Student loans are an inevitability for many. Especially when pursuing multiple degrees like a medical, dental, business or law degree. Luckily, in these types of programs the banks tend to be quite generous with providing lines of credit to help. However some of you will also qualify for OSAP or other provincial government loans.
During school, OSAP does not require interest payments on the debt. For this reason, it is preferable to use as much OSAP as they will give you before tapping into the bank lines of credit. However, after training OSAP will ask for repayment on the loans and interest starts to accumulate at the same time. The question I commonly get is – should I consolidate my OSAP onto my line of credit or keep it separate?
There are several considerations before making the decision:
- Do you have enough room on your line of credit to do this?
- What is the interest rate on your line of credit?
- What is the interest rate on OSAP?
- Do you qualify for any programs that excuse interest on the OSAP loans for a longer period? For example, medical residents qualify for the Resident Loan Interest Relief Program, which excuses them from principal and interest payments on government student loans as long as they practice in Ontario for at least 5 years following residency.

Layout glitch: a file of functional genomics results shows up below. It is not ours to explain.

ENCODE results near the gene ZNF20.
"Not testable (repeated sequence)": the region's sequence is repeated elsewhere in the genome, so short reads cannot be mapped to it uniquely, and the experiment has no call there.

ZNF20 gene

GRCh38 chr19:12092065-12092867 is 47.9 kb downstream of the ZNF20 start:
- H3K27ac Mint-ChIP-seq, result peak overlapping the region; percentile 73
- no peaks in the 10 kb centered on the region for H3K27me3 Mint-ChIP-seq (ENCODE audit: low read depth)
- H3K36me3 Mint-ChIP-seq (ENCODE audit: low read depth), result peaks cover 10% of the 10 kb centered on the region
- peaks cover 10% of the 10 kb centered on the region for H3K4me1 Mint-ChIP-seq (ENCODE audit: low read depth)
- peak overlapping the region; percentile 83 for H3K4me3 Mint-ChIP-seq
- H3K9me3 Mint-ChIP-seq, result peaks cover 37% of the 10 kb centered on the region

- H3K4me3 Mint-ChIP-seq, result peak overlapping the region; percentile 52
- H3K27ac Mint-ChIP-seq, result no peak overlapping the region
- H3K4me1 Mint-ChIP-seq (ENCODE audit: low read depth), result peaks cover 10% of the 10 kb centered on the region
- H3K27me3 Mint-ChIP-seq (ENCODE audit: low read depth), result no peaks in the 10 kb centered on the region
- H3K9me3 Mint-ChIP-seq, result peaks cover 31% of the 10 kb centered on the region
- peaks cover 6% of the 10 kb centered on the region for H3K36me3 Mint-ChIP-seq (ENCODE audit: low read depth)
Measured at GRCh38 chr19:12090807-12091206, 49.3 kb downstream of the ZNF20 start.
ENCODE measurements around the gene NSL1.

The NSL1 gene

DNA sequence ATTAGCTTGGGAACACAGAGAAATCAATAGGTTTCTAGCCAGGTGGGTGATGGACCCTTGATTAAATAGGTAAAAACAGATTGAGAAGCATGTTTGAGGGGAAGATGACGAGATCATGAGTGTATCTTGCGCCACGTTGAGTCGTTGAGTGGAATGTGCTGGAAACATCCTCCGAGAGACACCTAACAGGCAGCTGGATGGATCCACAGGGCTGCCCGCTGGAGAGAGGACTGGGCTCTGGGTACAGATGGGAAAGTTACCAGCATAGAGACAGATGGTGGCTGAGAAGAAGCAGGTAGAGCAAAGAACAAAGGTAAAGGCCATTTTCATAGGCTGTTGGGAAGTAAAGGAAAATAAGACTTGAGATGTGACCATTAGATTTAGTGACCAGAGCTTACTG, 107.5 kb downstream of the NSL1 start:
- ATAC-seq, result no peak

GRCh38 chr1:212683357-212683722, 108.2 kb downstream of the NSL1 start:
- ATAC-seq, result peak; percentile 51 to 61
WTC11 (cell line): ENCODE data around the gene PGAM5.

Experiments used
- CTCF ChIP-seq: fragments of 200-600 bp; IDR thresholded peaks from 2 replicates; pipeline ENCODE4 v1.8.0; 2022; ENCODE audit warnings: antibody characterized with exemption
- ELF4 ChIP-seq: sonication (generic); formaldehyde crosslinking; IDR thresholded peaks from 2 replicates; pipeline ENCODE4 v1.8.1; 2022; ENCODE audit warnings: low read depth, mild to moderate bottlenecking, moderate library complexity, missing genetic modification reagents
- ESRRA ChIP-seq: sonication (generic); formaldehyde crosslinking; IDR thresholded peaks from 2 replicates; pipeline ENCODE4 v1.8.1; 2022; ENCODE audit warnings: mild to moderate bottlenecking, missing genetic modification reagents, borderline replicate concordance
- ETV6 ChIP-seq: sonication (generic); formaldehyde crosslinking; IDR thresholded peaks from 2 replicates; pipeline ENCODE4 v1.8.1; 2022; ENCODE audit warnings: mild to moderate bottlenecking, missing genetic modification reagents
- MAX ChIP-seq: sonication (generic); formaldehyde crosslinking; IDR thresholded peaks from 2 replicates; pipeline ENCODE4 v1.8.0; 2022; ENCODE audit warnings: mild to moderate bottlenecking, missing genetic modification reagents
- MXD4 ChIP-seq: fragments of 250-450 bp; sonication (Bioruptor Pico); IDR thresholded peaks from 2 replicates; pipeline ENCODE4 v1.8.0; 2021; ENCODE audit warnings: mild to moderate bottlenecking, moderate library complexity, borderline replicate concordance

If we look at the current interest rate environment with prime being 2.7%, and assuming the answer to question 4 is “no”, then it makes sense to consolidate. OSAP currently has an interest rate of prime plus 2.5% (on the federal portion) or 5.2%. The tax credit you receive is worth 20.05% of the interest paid. As such, it is worth consolidating as long as prime at the bank is at least 20.05% less than the interest rate on OSAP.
Every government student loan program is different. It is always advisable to understand the offers, interest rates and tax credits available in your province before making this decision. Even when you live in Ontario, you should revisit this decision as interest rates change.